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Shetland Writing and Writers: Jonathan Wills


Jonathan WillsJonathan Wills has published a wide variety of books including history and children’s stories. He is also the author of Innocent passage: the wreck of the tanker Braer, which is an investigation into the oil tanker disaster that hit Shetland in 1993.

Jonathan reads National Day in Glumoyfjord (audio clip)

Jonathan reads The great gale of Glumoyfjord (audio clip)

Jonathan in conversation with Bruce Eunson

Q. What would you say your favourite Shetland books are?

A. Noost, by Frank Renwick. There’s no contest really. It’s the only really successful and funny Shetland novel. His later ones weren’t as good, I think that’s my favourite.

Q. You made references to Norway in one of the stories you read, do you see Shetland writing as having much in common with Scandinavian literature?

A. I have to admit I’ve not read much Scandinavian literature. An Enemy of the People would be a favourite, by Ibsen.

Q. What about Scottish Literature?

A. I admire some writers who live in Scotland, George Rosie for example, I’m quite keen on. I’m a reluctant fan of Hugh McDiarmid, though I didn’t like him very much when I met him. I’m a great fan of Norman McCaig’s. So I would think my influences are more Scottish than Norwegian. Although like everyone else, I’ve been infected with the enthusiasm for Vikings.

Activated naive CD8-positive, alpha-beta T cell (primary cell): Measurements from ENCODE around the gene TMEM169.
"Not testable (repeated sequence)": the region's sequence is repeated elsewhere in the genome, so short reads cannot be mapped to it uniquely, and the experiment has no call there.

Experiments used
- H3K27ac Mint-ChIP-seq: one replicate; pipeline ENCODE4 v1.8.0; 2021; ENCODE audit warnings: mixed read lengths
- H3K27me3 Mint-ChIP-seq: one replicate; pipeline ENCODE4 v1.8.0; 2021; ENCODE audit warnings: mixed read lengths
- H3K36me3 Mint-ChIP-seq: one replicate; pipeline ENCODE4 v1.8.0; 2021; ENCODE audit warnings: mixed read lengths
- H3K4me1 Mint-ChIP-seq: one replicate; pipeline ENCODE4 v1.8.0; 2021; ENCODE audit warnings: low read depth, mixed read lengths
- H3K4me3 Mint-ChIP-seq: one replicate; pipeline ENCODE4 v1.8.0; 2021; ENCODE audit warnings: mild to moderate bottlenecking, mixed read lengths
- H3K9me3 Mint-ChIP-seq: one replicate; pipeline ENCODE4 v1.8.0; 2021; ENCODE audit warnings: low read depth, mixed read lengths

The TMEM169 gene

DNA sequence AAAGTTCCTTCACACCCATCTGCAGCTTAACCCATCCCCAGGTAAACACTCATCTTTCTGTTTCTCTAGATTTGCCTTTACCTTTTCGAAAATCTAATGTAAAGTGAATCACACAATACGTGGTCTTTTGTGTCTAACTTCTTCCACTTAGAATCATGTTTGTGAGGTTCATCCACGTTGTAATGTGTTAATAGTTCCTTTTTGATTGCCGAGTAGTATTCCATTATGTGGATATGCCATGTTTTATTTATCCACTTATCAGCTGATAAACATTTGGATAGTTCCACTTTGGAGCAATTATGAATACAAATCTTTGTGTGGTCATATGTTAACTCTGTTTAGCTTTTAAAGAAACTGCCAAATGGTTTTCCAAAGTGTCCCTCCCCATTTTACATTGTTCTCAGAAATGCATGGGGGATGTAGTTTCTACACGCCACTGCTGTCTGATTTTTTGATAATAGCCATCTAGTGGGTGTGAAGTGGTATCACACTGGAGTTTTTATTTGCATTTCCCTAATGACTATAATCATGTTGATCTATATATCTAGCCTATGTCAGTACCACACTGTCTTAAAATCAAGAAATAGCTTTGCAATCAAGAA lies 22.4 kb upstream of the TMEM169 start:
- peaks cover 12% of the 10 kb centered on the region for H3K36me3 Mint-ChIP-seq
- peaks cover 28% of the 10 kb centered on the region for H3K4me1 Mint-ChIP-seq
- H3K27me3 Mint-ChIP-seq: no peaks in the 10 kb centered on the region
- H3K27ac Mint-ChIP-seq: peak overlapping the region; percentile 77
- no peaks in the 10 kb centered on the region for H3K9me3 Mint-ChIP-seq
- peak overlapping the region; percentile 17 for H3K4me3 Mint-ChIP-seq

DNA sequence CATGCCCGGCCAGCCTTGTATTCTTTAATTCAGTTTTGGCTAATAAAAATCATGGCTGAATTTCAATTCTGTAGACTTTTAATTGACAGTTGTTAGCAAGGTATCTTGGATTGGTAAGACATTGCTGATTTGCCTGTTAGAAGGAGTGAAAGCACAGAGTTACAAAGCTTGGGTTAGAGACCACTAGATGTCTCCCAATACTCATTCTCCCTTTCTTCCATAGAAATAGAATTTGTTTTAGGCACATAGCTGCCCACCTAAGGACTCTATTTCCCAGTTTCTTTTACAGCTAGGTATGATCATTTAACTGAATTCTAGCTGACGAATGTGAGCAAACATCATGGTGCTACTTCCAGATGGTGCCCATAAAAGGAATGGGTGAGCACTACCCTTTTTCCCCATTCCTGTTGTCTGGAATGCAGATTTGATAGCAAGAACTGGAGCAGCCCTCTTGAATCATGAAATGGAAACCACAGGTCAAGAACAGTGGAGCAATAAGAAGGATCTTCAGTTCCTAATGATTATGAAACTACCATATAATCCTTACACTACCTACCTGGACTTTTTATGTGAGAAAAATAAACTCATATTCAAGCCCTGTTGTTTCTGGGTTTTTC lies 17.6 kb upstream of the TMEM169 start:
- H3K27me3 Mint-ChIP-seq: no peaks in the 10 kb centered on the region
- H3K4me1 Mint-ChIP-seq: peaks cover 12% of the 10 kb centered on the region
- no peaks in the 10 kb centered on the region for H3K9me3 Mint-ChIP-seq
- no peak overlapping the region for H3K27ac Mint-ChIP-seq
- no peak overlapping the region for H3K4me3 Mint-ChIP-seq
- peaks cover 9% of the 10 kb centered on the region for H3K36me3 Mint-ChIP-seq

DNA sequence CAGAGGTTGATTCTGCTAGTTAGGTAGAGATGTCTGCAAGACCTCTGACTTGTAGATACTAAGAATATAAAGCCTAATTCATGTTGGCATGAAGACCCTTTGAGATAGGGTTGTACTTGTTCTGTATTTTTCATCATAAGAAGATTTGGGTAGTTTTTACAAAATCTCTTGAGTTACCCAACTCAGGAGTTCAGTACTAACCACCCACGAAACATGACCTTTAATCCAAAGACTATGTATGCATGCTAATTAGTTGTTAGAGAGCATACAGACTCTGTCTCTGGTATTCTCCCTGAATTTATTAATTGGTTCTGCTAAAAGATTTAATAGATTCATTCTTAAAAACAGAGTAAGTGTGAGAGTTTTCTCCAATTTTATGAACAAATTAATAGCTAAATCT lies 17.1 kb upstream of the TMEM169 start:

I don’t look to a golden age of Shetland literature where we had Shetland writers writing about Shetland things, I think that’s too small.

We haven’t produced a George Mackay Brown, [laughs] but maybe only Stromness could do that.

Q. What about Shetland’s poetry?

A. There are some poets working in dialect who are superb. I’m thinking of Christine de Luca. I love her stuff. I think of Gordon Dargie, who’s been a Shetland resident for more years than he cares to remember but comes from Lanarkshire. I think his new book of poems [A Tunnel of Love] is stunningly good, really exceptionally wonderful.

Some of my favourite Shetland literature is old stories on tape which have now been transcribed, like Tom Tulloch, Laurence Tulloch’s father. He had a natural feeling for language and for timing. Bobby Tulloch could do it as well, and that’s what I have tried to emulate in my own writing, that natural voice, without any artifice or fancy words.


[Written in 2009]


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